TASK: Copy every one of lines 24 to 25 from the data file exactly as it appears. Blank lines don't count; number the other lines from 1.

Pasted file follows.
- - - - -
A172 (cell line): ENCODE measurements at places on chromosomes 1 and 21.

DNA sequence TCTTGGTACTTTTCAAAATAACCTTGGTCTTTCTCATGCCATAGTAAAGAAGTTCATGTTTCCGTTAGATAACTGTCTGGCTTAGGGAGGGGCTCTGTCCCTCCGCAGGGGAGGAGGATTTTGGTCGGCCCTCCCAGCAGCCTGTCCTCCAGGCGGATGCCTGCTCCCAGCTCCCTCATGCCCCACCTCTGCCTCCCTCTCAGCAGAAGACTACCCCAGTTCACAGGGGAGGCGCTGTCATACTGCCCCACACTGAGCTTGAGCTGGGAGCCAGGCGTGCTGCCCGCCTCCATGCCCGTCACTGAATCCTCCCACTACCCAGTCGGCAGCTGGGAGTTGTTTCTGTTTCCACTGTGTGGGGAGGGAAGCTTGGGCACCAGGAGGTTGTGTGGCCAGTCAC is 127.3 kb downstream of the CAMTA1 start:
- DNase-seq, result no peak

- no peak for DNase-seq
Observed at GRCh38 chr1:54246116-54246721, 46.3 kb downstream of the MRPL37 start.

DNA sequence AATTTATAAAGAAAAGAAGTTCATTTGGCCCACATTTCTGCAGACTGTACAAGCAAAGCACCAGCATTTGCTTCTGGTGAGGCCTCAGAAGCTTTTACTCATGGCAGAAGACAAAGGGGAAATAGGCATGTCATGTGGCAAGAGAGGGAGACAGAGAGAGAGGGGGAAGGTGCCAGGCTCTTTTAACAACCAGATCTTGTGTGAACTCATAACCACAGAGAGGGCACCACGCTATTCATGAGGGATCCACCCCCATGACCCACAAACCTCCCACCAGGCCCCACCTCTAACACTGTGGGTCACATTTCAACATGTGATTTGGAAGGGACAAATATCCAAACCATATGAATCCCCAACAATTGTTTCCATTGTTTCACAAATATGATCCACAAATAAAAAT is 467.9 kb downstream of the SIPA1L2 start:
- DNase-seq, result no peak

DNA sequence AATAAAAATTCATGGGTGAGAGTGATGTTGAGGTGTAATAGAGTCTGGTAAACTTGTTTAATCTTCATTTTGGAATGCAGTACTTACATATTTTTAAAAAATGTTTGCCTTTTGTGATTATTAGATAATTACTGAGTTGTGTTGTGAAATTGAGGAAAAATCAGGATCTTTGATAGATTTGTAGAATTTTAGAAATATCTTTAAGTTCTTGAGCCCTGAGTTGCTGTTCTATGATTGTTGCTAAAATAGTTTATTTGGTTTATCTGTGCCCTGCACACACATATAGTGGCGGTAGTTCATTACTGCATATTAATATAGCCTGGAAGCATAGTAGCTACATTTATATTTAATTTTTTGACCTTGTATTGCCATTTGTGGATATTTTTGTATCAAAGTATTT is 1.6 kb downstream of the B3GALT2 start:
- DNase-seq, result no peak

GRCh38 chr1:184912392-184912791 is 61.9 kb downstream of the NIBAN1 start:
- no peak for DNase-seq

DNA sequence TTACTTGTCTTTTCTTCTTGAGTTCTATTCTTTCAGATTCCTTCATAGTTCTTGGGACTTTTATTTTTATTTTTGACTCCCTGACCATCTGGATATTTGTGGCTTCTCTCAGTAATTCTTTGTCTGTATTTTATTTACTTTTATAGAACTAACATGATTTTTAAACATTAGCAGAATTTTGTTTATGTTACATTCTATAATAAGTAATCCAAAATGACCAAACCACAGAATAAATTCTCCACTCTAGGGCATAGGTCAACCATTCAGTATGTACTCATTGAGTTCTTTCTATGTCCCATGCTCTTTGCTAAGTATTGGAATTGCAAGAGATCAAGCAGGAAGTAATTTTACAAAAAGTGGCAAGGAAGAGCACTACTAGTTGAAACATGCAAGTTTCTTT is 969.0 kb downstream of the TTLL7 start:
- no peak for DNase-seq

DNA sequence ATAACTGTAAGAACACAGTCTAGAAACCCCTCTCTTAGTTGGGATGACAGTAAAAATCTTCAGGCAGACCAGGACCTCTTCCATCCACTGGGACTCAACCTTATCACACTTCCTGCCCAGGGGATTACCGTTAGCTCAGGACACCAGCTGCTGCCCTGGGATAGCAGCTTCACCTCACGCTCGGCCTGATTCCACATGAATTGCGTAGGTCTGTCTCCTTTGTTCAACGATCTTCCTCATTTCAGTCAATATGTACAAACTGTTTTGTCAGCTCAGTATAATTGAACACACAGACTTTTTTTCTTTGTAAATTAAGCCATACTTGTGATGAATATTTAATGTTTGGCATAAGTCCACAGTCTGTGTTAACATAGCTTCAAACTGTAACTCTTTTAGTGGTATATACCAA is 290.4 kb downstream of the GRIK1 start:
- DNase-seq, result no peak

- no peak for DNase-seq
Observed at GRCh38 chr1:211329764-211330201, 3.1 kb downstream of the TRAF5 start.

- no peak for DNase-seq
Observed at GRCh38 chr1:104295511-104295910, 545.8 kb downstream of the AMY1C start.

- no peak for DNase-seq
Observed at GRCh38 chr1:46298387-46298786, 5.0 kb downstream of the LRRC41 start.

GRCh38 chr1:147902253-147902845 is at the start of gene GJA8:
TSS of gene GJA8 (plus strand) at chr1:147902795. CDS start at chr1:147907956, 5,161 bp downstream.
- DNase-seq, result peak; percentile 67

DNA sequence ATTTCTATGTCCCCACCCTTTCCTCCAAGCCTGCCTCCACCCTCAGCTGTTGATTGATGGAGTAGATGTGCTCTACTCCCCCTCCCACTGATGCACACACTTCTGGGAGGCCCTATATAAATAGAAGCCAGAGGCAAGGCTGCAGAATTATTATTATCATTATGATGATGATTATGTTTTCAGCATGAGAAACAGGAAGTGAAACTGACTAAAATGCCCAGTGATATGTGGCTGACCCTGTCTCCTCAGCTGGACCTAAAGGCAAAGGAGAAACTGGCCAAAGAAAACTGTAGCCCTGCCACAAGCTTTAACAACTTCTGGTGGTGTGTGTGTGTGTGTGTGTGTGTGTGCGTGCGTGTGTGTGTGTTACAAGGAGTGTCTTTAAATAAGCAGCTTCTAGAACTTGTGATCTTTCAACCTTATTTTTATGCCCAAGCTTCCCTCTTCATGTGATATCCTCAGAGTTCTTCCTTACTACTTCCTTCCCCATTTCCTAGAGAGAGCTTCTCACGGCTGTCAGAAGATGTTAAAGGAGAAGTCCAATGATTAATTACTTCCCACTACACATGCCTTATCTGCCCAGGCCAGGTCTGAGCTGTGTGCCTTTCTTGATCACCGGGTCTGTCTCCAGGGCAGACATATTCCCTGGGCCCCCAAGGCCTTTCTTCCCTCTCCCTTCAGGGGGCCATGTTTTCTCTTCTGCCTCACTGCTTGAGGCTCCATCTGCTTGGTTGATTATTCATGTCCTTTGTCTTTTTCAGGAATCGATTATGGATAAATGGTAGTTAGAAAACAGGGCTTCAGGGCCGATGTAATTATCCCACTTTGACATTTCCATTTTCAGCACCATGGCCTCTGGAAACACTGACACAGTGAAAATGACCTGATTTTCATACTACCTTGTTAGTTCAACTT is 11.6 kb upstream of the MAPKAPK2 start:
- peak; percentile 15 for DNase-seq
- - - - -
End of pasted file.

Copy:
- DNase-seq, result peak; percentile 67

DNA sequence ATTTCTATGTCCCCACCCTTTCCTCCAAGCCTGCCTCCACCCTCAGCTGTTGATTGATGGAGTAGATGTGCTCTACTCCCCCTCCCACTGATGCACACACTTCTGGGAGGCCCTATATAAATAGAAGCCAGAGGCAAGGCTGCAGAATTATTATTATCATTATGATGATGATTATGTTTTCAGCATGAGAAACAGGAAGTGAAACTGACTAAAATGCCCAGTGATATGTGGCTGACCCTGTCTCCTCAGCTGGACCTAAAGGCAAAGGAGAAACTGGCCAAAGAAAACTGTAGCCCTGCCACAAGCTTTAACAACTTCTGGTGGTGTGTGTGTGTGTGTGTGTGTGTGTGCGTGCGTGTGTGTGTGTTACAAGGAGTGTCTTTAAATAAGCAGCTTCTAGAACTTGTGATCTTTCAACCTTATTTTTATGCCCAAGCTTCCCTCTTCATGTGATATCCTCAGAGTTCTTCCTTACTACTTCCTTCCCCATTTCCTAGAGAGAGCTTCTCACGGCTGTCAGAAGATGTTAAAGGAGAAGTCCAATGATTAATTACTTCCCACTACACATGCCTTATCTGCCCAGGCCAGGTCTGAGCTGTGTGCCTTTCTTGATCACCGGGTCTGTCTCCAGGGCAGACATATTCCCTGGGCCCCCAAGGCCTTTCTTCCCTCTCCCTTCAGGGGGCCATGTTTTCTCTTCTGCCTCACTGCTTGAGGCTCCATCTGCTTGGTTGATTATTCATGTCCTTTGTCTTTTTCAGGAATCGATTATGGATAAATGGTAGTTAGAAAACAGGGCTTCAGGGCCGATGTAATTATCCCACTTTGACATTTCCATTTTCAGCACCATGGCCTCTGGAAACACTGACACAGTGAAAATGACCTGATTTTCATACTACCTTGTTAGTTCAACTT is 11.6 kb upstream of the MAPKAPK2 start: